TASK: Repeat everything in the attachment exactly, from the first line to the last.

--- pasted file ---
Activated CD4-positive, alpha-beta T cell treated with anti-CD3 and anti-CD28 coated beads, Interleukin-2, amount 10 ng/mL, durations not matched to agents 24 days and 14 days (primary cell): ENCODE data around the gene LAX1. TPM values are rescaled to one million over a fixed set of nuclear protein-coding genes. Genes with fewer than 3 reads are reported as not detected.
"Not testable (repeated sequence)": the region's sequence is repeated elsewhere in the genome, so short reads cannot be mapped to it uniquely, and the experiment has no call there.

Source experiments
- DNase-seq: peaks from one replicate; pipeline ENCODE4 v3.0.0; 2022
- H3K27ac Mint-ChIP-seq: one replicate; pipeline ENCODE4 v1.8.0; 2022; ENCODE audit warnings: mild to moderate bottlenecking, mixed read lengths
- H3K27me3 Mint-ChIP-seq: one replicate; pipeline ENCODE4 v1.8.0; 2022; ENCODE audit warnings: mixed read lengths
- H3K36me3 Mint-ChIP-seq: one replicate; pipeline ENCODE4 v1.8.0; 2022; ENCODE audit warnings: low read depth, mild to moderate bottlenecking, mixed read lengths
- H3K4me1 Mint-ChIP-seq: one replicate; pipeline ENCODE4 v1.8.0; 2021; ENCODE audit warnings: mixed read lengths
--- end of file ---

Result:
Activated CD4-positive, alpha-beta T cell treated with anti-CD3 and anti-CD28 coated beads, Interleukin-2, amount 10 ng/mL, durations not matched to agents 24 days and 14 days (primary cell): ENCODE data around the gene LAX1. TPM values are rescaled to one million over a fixed set of nuclear protein-coding genes. Genes with fewer than 3 reads are reported as not detected.
"Not testable (repeated sequence)": the region's sequence is repeated elsewhere in the genome, so short reads cannot be mapped to it uniquely, and the experiment has no call there.

Source experiments
- DNase-seq: peaks from one replicate; pipeline ENCODE4 v3.0.0; 2022
- H3K27ac Mint-ChIP-seq: one replicate; pipeline ENCODE4 v1.8.0; 2022; ENCODE audit warnings: mild to moderate bottlenecking, mixed read lengths
- H3K27me3 Mint-ChIP-seq: one replicate; pipeline ENCODE4 v1.8.0; 2022; ENCODE audit warnings: mixed read lengths
- H3K36me3 Mint-ChIP-seq: one replicate; pipeline ENCODE4 v1.8.0; 2022; ENCODE audit warnings: low read depth, mild to moderate bottlenecking, mixed read lengths
- H3K4me1 Mint-ChIP-seq: one replicate; pipeline ENCODE4 v1.8.0; 2021; ENCODE audit warnings: mixed read lengths